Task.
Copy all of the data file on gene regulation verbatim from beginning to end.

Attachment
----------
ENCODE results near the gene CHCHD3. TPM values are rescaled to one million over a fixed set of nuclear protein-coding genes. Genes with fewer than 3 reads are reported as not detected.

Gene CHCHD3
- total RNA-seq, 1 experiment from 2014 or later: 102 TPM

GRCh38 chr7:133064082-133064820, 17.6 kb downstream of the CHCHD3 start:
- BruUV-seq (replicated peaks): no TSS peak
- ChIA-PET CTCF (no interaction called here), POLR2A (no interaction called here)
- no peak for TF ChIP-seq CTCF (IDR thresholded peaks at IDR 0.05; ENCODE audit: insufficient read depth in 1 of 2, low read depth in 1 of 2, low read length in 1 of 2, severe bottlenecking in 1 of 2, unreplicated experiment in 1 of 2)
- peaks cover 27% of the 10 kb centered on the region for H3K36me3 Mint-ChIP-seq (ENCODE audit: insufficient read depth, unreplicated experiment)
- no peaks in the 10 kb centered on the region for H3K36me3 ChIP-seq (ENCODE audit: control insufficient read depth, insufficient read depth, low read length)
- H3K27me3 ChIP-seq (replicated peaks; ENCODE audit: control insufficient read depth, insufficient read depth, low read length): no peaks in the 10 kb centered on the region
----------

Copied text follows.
ENCODE results near the gene CHCHD3. TPM values are rescaled to one million over a fixed set of nuclear protein-coding genes. Genes with fewer than 3 reads are reported as not detected.

Gene CHCHD3
- total RNA-seq, 1 experiment from 2014 or later: 102 TPM

GRCh38 chr7:133064082-133064820, 17.6 kb downstream of the CHCHD3 start:
- BruUV-seq (replicated peaks): no TSS peak
- ChIA-PET CTCF (no interaction called here), POLR2A (no interaction called here)
- no peak for TF ChIP-seq CTCF (IDR thresholded peaks at IDR 0.05; ENCODE audit: insufficient read depth in 1 of 2, low read depth in 1 of 2, low read length in 1 of 2, severe bottlenecking in 1 of 2, unreplicated experiment in 1 of 2)
- peaks cover 27% of the 10 kb centered on the region for H3K36me3 Mint-ChIP-seq (ENCODE audit: insufficient read depth, unreplicated experiment)
- no peaks in the 10 kb centered on the region for H3K36me3 ChIP-seq (ENCODE audit: control insufficient read depth, insufficient read depth, low read length)
- H3K27me3 ChIP-seq (replicated peaks; ENCODE audit: control insufficient read depth, insufficient read depth, low read length): no peaks in the 10 kb centered on the region